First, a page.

Renee Austin’s six-year-old daughter Lucy has been greatly impacted by horseback riding at Greenwood Stables (Derry). “Lucy first tried horseback riding when a church down the road held a festival and offered free pony rides. When she was on the pony, I could immediately see the change in her behavior. For the next few days she was much more relaxed” Renee said. Soon after, Lucy (who has autism) began riding a horse named Hope at Greenwood where her balance improved, learned how to better connect her brain pathway and thoughts to her muscles, she formed a strong connection with the horse. While the barn doesn’t specialize in therapeutic riding – they met someone who works there who is familiar with this type of riding and has helped Lucy with skills such as posting. Even though there are barns in Concord that specialize in therapeutic riding, Renee has seen benefits of going somewhere more local. “If she sees someone from the barn at a fundraiser, or knows someone else who goes to Greenwood she is more likely to socialize and talk to them about it.” 

While Lucy is currently taking a break from riding because her favorite horse is injured, there is a chance she will someday return to riding. 

The University of New Hampshire offers a therapeutic riding program. The webpage reads, “The UNH Therapeutic Riding Program adapts equine activities to allow for participation of riders over the age of 5 with cognitive, physical and emotional challenges. Activities take place in a normal equine environment, augmented with therapeutic games and activities. Adaptations are diagnosis-specific and focus on maximizing the abilities of each individual, rather than concentrating on disabilities.” The sessions take place weekly and are group-based. Visit their website by clicking the following link HERE to learn more about the application process.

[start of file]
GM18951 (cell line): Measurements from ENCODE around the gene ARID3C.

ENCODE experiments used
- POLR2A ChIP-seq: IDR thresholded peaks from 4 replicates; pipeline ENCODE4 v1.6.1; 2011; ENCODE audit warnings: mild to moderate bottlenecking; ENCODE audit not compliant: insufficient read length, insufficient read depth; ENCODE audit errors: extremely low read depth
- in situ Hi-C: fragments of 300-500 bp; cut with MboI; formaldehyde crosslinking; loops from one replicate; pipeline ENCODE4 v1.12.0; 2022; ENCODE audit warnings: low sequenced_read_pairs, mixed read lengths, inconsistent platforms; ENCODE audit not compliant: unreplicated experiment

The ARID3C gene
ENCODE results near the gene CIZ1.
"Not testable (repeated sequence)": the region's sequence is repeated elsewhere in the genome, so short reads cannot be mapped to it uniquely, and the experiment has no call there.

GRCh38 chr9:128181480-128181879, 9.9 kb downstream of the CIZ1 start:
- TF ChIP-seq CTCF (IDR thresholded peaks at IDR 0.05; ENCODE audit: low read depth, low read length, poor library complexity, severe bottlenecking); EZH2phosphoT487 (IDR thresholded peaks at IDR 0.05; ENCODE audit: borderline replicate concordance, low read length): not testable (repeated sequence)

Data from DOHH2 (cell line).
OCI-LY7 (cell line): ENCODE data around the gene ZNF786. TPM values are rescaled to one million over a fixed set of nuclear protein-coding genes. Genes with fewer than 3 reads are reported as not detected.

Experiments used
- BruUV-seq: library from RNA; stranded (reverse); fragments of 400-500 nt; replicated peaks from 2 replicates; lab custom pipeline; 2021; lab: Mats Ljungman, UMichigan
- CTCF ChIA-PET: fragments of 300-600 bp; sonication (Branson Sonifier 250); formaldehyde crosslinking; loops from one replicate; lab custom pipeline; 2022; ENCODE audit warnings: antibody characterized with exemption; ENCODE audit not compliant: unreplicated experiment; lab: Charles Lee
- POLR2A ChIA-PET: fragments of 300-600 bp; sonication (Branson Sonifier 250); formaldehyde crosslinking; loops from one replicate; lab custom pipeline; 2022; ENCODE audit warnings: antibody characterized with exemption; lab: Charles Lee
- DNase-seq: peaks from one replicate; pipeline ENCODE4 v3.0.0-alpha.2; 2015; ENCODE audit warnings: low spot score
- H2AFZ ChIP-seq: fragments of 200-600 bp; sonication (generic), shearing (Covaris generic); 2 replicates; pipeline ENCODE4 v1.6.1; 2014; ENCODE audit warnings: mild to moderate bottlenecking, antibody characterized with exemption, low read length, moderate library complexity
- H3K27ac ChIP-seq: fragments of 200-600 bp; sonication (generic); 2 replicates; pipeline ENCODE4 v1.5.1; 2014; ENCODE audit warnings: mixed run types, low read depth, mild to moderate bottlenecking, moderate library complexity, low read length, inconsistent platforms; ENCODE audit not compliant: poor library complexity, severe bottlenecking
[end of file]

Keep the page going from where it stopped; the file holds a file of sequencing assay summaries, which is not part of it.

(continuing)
Cindy Burke, Therapeutic Riding Program Director said UNH offers a Bachelor of Science degree in Equine Studies with a concentration in Equine-Assisted Activities and Therapies (EAAT) as well as an EAAT minor. You can learn more about it by visiting the webpage HERE.

Promoting hippotherapy (a physical, occupational, and speech therapy that utilizes the natural gait and movement of a horse to provide motor, and sensory input) and therapeutic horseback riding is important to me. I rode horses throughout my entire childhood at Ironstone Farm and Windrush Farms (Boxford, MA). Hippotherapy helped me tremendously when it came to gaining strength. When I first started riding, I had a leader and two side walkers and by the time I was in high school, I rode much more independently navigating through obstacle courses, trotting, and being in control of the horse. I participated in Windrush Farm’s annual horse riding competition for several years and even won first prize a few times. I know that horseback riding has changed my life for the better!

We are very pleased to have TROT in our local community and encourage you to visit if you are considering therapeutic horseback riding.